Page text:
In a prison cell south of Cairo a repentant Egyptian terrorist leader is putting the finishing touches to a remarkable recantation that undermines the Muslim theological basis for violent jihad and is set to generate furious controversy among former comrades still fighting with al-Qaida.
Their authors are neither secular nor liberal: their self-criticism includes observations that the wrong path to jihad benefits only the Jews, the US and Egypt’s Christian minority. — from this article
There is no reason — none — for Infidels to be relieved, much less overjoyed, at this news. This is purely an internal Muslim matter. It has nothing to do with the tenets of Islam, the texts of Islam, the inculcated hostility or hatred toward Infidels, and the state of permanent war (not necessarily active warfare, but war) that must exist between the Muslim world and Infidels. For Infidels, the ability of this or that group of Muslims to convince another group of Muslims not to consider them to be “Infidels” (the “takfir” business) not only offers no hope to us, the full-fledged Infidels, but is likely to be misunderstood. Ignorant Infidels eager to grasp at straws will seize upon it — and there are a great many of those “taking a leadership role” who, almost willfully ignorant, are eager to grasp at those straws. They will take it as proving what it does not prove and cannot prove: that Muslim terrorists can be “reformed” and that if only we play our cards right, and do nothing to offend Muslims, why then the same new view of things can extend to us, the Infidels.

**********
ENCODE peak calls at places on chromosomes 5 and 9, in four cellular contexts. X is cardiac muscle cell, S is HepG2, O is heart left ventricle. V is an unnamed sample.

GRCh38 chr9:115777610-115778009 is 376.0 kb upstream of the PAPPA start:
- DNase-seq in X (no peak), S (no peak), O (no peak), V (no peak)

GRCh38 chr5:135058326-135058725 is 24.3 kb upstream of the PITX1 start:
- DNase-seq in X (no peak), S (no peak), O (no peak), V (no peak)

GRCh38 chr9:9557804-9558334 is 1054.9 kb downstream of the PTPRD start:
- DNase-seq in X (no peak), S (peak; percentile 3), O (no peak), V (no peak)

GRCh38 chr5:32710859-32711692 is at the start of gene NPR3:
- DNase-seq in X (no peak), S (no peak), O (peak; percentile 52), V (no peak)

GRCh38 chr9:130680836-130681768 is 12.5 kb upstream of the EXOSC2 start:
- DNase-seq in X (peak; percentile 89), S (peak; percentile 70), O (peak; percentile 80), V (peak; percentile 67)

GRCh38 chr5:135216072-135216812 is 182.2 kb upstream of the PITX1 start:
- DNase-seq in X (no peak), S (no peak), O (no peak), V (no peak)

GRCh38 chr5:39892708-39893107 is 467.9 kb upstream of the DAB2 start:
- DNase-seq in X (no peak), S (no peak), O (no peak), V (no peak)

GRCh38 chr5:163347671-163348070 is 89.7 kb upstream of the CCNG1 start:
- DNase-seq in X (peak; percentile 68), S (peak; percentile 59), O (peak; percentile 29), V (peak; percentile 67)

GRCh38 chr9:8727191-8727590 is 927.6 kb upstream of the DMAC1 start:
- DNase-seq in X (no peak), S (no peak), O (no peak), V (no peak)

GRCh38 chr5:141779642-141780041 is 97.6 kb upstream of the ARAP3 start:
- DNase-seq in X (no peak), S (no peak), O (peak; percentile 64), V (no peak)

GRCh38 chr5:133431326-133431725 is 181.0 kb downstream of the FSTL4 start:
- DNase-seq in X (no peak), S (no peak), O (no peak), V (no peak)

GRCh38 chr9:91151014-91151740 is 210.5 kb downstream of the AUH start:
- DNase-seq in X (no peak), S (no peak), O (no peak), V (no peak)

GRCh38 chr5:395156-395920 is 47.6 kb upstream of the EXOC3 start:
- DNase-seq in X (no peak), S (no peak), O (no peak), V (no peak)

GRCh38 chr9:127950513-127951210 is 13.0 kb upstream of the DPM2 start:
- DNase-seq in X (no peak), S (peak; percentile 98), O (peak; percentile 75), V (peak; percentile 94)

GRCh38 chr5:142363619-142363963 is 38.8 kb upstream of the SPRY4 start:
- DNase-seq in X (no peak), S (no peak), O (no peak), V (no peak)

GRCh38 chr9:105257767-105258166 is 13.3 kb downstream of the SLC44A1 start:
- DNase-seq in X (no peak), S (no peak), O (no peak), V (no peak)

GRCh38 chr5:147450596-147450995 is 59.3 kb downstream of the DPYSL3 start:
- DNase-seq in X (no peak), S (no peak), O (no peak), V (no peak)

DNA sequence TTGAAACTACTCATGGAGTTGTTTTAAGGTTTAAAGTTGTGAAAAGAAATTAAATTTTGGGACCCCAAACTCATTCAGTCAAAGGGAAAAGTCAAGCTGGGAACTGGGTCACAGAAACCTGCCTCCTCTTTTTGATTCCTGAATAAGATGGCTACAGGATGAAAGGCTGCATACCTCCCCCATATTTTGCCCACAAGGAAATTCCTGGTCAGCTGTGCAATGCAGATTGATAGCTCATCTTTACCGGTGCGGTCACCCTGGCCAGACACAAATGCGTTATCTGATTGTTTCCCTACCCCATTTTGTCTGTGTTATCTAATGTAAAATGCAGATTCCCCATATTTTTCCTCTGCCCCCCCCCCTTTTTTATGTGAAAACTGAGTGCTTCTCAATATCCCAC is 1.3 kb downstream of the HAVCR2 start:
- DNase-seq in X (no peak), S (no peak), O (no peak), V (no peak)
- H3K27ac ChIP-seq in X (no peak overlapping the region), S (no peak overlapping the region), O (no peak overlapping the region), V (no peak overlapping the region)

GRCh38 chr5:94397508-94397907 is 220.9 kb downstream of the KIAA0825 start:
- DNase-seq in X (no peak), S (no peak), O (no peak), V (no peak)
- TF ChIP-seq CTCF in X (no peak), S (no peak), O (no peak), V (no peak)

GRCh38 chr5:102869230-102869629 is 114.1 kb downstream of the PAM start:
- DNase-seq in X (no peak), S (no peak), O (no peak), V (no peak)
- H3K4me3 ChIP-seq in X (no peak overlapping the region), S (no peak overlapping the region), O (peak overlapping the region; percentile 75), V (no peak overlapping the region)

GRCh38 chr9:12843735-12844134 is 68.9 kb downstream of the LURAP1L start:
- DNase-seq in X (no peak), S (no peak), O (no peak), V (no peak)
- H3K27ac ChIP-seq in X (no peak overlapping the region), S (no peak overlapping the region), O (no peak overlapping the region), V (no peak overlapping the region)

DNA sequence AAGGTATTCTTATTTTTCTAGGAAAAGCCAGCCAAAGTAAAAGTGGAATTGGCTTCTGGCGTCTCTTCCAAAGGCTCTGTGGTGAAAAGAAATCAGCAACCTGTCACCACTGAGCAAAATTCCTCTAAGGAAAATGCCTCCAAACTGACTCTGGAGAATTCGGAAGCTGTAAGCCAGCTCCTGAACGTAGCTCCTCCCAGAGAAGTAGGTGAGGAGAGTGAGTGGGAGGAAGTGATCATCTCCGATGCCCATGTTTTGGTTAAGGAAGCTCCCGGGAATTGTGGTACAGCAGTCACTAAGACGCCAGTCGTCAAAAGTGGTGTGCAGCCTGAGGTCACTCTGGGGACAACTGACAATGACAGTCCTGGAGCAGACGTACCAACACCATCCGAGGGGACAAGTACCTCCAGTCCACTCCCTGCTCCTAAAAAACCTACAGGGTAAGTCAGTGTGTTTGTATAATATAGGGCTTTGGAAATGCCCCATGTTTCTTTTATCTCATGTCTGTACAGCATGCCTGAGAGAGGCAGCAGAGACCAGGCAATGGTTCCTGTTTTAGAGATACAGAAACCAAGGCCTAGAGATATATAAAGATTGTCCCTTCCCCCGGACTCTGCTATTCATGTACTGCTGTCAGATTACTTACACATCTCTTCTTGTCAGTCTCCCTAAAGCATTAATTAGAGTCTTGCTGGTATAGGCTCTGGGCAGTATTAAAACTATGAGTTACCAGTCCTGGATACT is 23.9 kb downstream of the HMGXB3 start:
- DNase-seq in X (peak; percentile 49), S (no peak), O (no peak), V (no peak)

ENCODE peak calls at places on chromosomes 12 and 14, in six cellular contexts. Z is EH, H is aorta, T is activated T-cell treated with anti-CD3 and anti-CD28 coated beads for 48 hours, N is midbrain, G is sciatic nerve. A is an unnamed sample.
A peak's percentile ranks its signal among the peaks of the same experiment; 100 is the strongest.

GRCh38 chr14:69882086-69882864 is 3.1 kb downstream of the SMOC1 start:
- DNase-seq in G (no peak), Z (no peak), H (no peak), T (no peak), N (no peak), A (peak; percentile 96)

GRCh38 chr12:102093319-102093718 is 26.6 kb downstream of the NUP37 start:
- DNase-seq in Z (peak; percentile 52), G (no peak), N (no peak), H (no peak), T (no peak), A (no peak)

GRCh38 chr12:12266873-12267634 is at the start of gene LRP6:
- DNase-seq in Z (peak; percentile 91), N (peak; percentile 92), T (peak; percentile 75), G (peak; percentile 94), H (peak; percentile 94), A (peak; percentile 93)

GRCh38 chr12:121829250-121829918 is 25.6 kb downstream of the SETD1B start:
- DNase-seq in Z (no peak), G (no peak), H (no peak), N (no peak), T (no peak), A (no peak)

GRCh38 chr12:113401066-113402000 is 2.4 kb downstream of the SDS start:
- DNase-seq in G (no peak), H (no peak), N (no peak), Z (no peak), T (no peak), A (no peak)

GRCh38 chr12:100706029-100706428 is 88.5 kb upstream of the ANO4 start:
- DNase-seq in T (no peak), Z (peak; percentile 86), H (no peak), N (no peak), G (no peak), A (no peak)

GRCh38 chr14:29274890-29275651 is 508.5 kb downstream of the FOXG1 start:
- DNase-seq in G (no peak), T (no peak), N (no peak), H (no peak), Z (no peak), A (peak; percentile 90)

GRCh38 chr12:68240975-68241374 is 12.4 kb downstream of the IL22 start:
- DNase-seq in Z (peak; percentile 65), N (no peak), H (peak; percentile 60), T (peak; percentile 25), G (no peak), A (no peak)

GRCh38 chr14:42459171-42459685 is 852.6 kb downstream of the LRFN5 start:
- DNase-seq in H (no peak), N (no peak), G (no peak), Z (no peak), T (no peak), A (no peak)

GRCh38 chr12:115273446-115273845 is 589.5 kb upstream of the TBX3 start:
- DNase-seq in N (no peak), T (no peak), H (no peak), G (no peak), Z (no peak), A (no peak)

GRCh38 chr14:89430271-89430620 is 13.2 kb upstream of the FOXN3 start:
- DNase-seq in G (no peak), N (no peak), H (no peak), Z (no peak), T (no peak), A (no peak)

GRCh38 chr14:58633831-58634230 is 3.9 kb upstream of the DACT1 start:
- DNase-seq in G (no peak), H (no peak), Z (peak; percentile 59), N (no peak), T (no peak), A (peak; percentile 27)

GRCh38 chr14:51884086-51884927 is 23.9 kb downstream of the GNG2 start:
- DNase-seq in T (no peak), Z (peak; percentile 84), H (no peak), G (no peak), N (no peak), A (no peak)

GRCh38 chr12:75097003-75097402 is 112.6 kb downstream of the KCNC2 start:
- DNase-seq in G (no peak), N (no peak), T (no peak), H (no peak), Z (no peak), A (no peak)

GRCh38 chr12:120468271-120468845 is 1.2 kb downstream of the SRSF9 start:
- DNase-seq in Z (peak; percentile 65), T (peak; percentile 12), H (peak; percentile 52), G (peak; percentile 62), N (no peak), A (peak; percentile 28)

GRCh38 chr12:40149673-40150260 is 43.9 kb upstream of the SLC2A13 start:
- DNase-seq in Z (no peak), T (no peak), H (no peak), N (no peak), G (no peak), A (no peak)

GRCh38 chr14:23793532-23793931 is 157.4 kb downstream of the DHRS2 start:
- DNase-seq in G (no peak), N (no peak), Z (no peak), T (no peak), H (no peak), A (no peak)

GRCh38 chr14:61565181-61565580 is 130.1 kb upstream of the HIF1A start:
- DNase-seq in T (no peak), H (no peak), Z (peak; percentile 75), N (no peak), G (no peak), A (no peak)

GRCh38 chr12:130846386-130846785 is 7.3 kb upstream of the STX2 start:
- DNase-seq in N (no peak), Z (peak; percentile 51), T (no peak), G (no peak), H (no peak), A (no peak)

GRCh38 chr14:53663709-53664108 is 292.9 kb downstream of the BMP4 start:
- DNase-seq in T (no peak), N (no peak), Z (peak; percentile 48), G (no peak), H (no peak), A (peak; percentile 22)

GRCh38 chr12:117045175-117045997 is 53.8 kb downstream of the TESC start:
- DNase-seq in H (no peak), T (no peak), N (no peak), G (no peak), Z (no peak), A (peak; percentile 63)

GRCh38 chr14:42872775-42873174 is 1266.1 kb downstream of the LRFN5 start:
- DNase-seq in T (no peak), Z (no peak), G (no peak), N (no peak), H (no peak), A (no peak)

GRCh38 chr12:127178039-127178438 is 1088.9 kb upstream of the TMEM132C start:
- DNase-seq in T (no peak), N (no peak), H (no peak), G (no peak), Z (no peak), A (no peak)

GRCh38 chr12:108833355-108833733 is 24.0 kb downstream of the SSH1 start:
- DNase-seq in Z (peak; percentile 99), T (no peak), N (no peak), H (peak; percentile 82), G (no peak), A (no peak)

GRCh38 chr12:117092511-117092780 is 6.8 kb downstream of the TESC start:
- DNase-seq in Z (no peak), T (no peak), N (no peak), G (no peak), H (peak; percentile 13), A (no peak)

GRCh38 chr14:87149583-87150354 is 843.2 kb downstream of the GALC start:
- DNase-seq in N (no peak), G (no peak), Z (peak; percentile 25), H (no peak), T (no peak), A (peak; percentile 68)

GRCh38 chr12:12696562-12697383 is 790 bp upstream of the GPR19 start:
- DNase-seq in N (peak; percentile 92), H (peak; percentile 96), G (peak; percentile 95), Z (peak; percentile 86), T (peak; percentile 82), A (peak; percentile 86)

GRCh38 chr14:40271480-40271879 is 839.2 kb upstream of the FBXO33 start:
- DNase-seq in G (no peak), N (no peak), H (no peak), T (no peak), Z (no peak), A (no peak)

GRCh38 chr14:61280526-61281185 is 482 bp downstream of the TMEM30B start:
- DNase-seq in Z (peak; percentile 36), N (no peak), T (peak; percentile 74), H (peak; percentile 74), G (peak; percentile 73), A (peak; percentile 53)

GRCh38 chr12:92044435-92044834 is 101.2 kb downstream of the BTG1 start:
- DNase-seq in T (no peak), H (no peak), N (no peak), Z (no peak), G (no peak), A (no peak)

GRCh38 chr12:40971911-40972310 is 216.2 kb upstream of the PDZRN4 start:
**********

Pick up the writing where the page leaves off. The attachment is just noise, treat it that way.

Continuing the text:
It can’t. It won’t. There is no possibility, in Islam, of doing away with the central view on which that fighting faith is so obviously based: on the opposition of Believer to Infidel. Islam itself was concocted early on to justify conquests already under way by Arabs, conquests of lands possessed by far more settled, wealthy, advanced populations of Christians and Jews (and later, Zoroastrians, and later still, Hindus, Buddhists, and others).
What has happened as described above is simply that clever and ruthless and corrupt regimes are accused (quite rightly) of being corrupt and ruthless. The accusers naturally framing their opposition in Islamic terms. They must describe those regimes — the Al-Saud princes, princelings, and princelettes, or Mubarak and his family-and-friends plan — as “un-Islamic,” and the rulers as “non-Muslim.” Since, in Islam, one is encouraged to obey the Ruler, no matter how ruthless, as long as that Ruler (or government) can be called “Muslim,” the only way to arouse opposition in states and societies full of Muslims is to put everything in terms of Islam.
Americans and other Westerners have failed to realize this. They have failed in the past to realize that the numbers of the truly Westernized and secularized are small, and that they — such people as Kanan Makiya and Mithal al-Alusi and Ahmad Chalabi — will forever be a small minority. Thus when we fashion policy on the assumption that they or others like them will win out, it always will lead to naught. In the end one Muslim regime will be replaced by another.